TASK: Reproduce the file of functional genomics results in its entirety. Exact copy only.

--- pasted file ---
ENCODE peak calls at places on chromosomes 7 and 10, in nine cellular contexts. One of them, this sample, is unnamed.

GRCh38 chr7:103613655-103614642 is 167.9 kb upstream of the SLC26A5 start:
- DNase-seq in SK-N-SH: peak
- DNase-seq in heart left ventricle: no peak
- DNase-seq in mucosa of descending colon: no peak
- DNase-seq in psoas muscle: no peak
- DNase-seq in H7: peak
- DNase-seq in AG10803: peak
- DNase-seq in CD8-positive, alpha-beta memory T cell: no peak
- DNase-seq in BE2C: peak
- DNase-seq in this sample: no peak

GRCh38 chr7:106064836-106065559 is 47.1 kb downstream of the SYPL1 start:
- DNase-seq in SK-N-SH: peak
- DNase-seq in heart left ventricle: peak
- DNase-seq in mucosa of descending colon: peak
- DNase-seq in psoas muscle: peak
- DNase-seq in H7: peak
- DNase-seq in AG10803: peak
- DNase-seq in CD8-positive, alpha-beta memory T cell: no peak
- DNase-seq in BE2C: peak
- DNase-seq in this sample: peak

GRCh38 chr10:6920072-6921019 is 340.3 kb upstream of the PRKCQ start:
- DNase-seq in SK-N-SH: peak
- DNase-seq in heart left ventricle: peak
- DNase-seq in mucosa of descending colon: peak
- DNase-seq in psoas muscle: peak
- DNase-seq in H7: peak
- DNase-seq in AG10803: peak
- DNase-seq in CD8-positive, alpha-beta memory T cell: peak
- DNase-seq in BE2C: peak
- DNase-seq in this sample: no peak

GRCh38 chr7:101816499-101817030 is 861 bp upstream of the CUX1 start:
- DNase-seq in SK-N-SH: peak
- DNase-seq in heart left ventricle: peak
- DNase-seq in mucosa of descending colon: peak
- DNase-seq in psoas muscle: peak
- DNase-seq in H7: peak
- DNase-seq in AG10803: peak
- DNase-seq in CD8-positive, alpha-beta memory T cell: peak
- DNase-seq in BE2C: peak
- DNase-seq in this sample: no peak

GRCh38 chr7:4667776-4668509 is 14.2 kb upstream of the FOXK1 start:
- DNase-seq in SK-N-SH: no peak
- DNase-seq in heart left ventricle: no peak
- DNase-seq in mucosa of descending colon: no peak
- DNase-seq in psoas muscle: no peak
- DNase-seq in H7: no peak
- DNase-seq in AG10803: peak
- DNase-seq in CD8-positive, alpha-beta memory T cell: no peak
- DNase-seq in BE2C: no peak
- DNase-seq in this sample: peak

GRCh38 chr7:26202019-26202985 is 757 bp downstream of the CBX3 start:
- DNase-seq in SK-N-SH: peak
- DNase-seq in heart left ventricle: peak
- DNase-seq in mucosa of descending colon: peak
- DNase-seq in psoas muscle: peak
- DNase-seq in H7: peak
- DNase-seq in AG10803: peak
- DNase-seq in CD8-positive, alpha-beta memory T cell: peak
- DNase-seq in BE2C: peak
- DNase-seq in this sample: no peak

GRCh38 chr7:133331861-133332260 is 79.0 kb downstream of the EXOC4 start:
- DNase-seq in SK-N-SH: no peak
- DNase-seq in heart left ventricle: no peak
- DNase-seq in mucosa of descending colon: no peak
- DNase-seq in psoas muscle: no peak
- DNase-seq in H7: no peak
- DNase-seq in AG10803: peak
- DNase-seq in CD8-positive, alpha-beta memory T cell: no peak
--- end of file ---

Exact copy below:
ENCODE peak calls at places on chromosomes 7 and 10, in nine cellular contexts. One of them, this sample, is unnamed.

GRCh38 chr7:103613655-103614642 is 167.9 kb upstream of the SLC26A5 start:
- DNase-seq in SK-N-SH: peak
- DNase-seq in heart left ventricle: no peak
- DNase-seq in mucosa of descending colon: no peak
- DNase-seq in psoas muscle: no peak
- DNase-seq in H7: peak
- DNase-seq in AG10803: peak
- DNase-seq in CD8-positive, alpha-beta memory T cell: no peak
- DNase-seq in BE2C: peak
- DNase-seq in this sample: no peak

GRCh38 chr7:106064836-106065559 is 47.1 kb downstream of the SYPL1 start:
- DNase-seq in SK-N-SH: peak
- DNase-seq in heart left ventricle: peak
- DNase-seq in mucosa of descending colon: peak
- DNase-seq in psoas muscle: peak
- DNase-seq in H7: peak
- DNase-seq in AG10803: peak
- DNase-seq in CD8-positive, alpha-beta memory T cell: no peak
- DNase-seq in BE2C: peak
- DNase-seq in this sample: peak

GRCh38 chr10:6920072-6921019 is 340.3 kb upstream of the PRKCQ start:
- DNase-seq in SK-N-SH: peak
- DNase-seq in heart left ventricle: peak
- DNase-seq in mucosa of descending colon: peak
- DNase-seq in psoas muscle: peak
- DNase-seq in H7: peak
- DNase-seq in AG10803: peak
- DNase-seq in CD8-positive, alpha-beta memory T cell: peak
- DNase-seq in BE2C: peak
- DNase-seq in this sample: no peak

GRCh38 chr7:101816499-101817030 is 861 bp upstream of the CUX1 start:
- DNase-seq in SK-N-SH: peak
- DNase-seq in heart left ventricle: peak
- DNase-seq in mucosa of descending colon: peak
- DNase-seq in psoas muscle: peak
- DNase-seq in H7: peak
- DNase-seq in AG10803: peak
- DNase-seq in CD8-positive, alpha-beta memory T cell: peak
- DNase-seq in BE2C: peak
- DNase-seq in this sample: no peak

GRCh38 chr7:4667776-4668509 is 14.2 kb upstream of the FOXK1 start:
- DNase-seq in SK-N-SH: no peak
- DNase-seq in heart left ventricle: no peak
- DNase-seq in mucosa of descending colon: no peak
- DNase-seq in psoas muscle: no peak
- DNase-seq in H7: no peak
- DNase-seq in AG10803: peak
- DNase-seq in CD8-positive, alpha-beta memory T cell: no peak
- DNase-seq in BE2C: no peak
- DNase-seq in this sample: peak

GRCh38 chr7:26202019-26202985 is 757 bp downstream of the CBX3 start:
- DNase-seq in SK-N-SH: peak
- DNase-seq in heart left ventricle: peak
- DNase-seq in mucosa of descending colon: peak
- DNase-seq in psoas muscle: peak
- DNase-seq in H7: peak
- DNase-seq in AG10803: peak
- DNase-seq in CD8-positive, alpha-beta memory T cell: peak
- DNase-seq in BE2C: peak
- DNase-seq in this sample: no peak

GRCh38 chr7:133331861-133332260 is 79.0 kb downstream of the EXOC4 start:
- DNase-seq in SK-N-SH: no peak
- DNase-seq in heart left ventricle: no peak
- DNase-seq in mucosa of descending colon: no peak
- DNase-seq in psoas muscle: no peak
- DNase-seq in H7: no peak
- DNase-seq in AG10803: peak
- DNase-seq in CD8-positive, alpha-beta memory T cell: no peak